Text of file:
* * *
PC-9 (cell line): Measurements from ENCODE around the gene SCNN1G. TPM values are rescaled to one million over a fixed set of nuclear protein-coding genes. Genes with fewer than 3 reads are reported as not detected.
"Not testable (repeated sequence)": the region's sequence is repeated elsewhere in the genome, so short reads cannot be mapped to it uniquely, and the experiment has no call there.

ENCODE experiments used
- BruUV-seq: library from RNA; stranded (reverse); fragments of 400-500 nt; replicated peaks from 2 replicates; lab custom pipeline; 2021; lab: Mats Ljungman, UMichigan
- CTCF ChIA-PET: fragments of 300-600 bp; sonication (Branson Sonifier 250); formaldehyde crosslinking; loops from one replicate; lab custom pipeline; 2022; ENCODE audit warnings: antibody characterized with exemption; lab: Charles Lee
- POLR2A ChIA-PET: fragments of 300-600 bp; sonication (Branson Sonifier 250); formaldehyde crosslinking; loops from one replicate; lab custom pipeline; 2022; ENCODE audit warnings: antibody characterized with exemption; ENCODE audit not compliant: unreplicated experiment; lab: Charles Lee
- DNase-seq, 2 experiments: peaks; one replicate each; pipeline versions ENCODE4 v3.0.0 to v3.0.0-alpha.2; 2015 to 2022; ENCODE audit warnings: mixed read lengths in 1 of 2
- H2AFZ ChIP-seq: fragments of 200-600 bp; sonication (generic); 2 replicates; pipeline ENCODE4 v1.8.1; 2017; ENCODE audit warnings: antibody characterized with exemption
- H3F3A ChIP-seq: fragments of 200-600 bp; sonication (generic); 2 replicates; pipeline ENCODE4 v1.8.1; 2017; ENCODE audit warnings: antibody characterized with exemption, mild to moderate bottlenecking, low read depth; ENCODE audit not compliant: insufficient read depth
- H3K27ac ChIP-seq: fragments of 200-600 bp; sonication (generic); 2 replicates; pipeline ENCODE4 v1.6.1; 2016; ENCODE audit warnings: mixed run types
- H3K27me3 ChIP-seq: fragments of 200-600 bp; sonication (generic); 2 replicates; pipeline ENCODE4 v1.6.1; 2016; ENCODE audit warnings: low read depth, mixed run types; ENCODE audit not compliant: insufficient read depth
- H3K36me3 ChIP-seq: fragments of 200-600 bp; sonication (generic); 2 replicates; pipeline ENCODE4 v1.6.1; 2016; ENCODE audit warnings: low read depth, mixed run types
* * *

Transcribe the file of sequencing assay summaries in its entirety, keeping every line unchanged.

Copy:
PC-9 (cell line): Measurements from ENCODE around the gene SCNN1G. TPM values are rescaled to one million over a fixed set of nuclear protein-coding genes. Genes with fewer than 3 reads are reported as not detected.
"Not testable (repeated sequence)": the region's sequence is repeated elsewhere in the genome, so short reads cannot be mapped to it uniquely, and the experiment has no call there.

ENCODE experiments used
- BruUV-seq: library from RNA; stranded (reverse); fragments of 400-500 nt; replicated peaks from 2 replicates; lab custom pipeline; 2021; lab: Mats Ljungman, UMichigan
- CTCF ChIA-PET: fragments of 300-600 bp; sonication (Branson Sonifier 250); formaldehyde crosslinking; loops from one replicate; lab custom pipeline; 2022; ENCODE audit warnings: antibody characterized with exemption; lab: Charles Lee
- POLR2A ChIA-PET: fragments of 300-600 bp; sonication (Branson Sonifier 250); formaldehyde crosslinking; loops from one replicate; lab custom pipeline; 2022; ENCODE audit warnings: antibody characterized with exemption; ENCODE audit not compliant: unreplicated experiment; lab: Charles Lee
- DNase-seq, 2 experiments: peaks; one replicate each; pipeline versions ENCODE4 v3.0.0 to v3.0.0-alpha.2; 2015 to 2022; ENCODE audit warnings: mixed read lengths in 1 of 2
- H2AFZ ChIP-seq: fragments of 200-600 bp; sonication (generic); 2 replicates; pipeline ENCODE4 v1.8.1; 2017; ENCODE audit warnings: antibody characterized with exemption
- H3F3A ChIP-seq: fragments of 200-600 bp; sonication (generic); 2 replicates; pipeline ENCODE4 v1.8.1; 2017; ENCODE audit warnings: antibody characterized with exemption, mild to moderate bottlenecking, low read depth; ENCODE audit not compliant: insufficient read depth
- H3K27ac ChIP-seq: fragments of 200-600 bp; sonication (generic); 2 replicates; pipeline ENCODE4 v1.6.1; 2016; ENCODE audit warnings: mixed run types
- H3K27me3 ChIP-seq: fragments of 200-600 bp; sonication (generic); 2 replicates; pipeline ENCODE4 v1.6.1; 2016; ENCODE audit warnings: low read depth, mixed run types; ENCODE audit not compliant: insufficient read depth
- H3K36me3 ChIP-seq: fragments of 200-600 bp; sonication (generic); 2 replicates; pipeline ENCODE4 v1.6.1; 2016; ENCODE audit warnings: low read depth, mixed run types